The school in Sevenoaks was Fawkham House School. I think it closed last summer.

Sorry the link did not work. The article is fairly short so I hope no one minds that I pasted it below.

The private school owner - Crisis takes its toll
By Daniel Pimlott

Published: February 17 2009 02:00 | Last updated: February 17 2009 02:00

Rosalyn Coulstock owned a small but fast-growing private nursery and prep school in Sevenoaks that was just making ends meet until last summer.

Then disaster struck. As fears over the economy mounted she was unable to raise money from investors in the school. Nor could she refinance a large mortgage on the property as the turmoil in commercial mortgage markets from the credit crisis took its toll.

In June Mrs Coulstock, 55, had to shut Fawkham House School, which doubled as her home, and turn away its nearly 60 pupils. She and her husband have lost not only the business that she had built up since the early 1990s but also their home and she is confronting large debts and legal fees.

"Our life's work is gone - everything," said Mrs Coulstock. "I don't know what we're going to do, to be honest."

The sudden collapse of Fawkham House could become an increasingly familiar story as other schools that have invested during the boom come face to face with a recession that is likely to hit such institutions hard as cash-strapped parents forgo private education.

"I think we are only at the tip of the iceberg," said Sue Fieldman, an editor at the Good Schools Guide. "There's much more coming in the next six months . . . a huge number of private school parents are in financial services and banking."

Prep schools and nurseries are expected to be hit harder, because the state primary system is seen as an acceptable alternative even by parents who would resist sending their offspring to a state secondary school. Boarding schools, too, are likely to suffer because of the greater expense involved.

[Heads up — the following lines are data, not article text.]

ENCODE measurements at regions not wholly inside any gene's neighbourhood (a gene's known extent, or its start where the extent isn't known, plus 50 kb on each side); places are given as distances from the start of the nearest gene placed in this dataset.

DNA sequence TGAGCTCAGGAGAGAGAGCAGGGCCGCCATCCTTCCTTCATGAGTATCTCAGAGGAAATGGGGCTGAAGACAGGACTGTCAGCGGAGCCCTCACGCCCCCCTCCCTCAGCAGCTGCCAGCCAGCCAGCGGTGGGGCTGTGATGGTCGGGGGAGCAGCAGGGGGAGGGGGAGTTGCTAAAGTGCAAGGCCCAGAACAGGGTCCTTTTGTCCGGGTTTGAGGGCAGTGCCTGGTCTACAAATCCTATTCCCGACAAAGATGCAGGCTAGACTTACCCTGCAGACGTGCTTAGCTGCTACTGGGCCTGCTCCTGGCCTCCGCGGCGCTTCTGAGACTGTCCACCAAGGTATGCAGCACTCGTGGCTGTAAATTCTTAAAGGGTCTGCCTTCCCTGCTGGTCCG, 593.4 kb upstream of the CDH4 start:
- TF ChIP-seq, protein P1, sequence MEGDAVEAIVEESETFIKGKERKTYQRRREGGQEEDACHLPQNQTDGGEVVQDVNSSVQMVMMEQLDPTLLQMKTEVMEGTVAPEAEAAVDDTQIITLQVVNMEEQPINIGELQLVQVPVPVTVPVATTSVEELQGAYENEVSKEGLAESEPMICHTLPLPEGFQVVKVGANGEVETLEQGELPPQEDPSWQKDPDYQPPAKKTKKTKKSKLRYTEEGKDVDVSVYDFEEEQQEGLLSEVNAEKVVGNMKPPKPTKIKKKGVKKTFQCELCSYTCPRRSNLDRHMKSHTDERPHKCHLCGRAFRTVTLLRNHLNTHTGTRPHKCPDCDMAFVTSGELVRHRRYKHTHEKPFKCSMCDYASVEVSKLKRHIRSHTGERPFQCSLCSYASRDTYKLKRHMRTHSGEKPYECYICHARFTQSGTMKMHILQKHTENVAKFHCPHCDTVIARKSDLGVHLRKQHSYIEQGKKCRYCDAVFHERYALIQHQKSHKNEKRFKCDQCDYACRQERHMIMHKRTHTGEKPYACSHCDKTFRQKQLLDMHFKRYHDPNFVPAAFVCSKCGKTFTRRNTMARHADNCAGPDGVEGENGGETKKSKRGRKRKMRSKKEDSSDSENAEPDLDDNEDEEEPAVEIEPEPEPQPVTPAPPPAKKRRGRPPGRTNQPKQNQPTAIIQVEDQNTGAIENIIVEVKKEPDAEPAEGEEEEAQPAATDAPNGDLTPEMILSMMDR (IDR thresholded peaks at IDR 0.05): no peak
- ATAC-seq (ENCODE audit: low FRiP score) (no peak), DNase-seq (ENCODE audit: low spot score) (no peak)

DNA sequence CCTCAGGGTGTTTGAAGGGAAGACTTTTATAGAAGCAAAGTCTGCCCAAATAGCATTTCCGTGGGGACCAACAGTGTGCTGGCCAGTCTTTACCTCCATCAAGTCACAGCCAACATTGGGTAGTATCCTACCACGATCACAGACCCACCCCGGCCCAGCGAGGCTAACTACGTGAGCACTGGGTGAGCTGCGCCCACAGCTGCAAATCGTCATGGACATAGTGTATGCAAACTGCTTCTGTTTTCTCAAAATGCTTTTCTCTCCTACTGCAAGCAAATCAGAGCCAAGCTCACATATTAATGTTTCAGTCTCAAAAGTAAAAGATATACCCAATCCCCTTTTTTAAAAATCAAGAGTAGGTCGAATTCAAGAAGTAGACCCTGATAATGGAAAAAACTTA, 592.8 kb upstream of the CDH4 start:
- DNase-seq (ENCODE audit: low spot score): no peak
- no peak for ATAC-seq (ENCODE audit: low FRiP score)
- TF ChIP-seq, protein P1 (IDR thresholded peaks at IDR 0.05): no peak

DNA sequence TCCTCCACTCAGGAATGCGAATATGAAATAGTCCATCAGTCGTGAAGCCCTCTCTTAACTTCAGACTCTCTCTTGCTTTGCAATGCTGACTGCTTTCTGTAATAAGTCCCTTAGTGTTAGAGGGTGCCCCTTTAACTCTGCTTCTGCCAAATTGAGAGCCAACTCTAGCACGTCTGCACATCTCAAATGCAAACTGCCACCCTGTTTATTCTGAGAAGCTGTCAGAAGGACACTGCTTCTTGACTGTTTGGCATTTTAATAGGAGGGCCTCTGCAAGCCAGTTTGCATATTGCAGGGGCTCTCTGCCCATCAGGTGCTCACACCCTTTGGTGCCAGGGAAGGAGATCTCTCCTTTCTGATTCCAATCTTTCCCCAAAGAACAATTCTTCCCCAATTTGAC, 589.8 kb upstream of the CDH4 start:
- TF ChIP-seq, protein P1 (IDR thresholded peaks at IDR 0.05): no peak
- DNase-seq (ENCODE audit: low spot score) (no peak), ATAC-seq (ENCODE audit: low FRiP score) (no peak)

The downturn in the sector may not be immediate - parents tend to resist taking their children out of schools unless there is no other option. But families could soon face a turning point, as many schools require one term's notice to withdraw children and the summer term would provide the final opportunity to pull out before a new school year starts.

The change is already evident at South Farnham School, a state primary in Surrey, which sends about a third of its pupils on to local private schools.

But this year, many more parents are looking at state secondary school options, while applications to come to the school are up 5-6 per cent, according to its head, Andrew Carter.

In this environment, private schools are preparing for the worst.

scrooged Wed 18-Feb-09 12:21:16

I'm moving my ds into the state system, I telephoned my LEA last week, the lady I spoke to laughed when I asked if there were alot of people moving their children, she said loads! It's not looking good. Maybe these schools need to be more flexible with the fees if they want to survive.

deepinlaundry Wed 18-Feb-09 12:22:19

Thanks- I hadn't heard of it, it was tiny.

Katiestar Wed 18-Feb-09 13:02:56

My kids go to a small village state school and we have had quite an influx of children from independent schools.
In the nearest town a couple of the smaller schools have amalgamated

SueW Wed 18-Feb-09 13:14:59

There will be a lot of people enquirung about senior school places and backing two horses by applying for both state and private at the moment I think.

But friends I have who were told in Sept that there will be redundancies in their companies have both said said that there are a lot of ctubacks they can make before they will take their child out of school. Different perhaps if funding multiple children but certainly locally there are quite a high number of 'only' children in independent schools.

I agree the situation will become more clear after Easter.

DH is a contractor and we've had feast and fimaine for years but still managed to keep DD in independent prep. Our one car is 10 years old though and we don't really do holidays or much in the way of home improvements or buy expensive clothes, but we're not that way inclined anyway.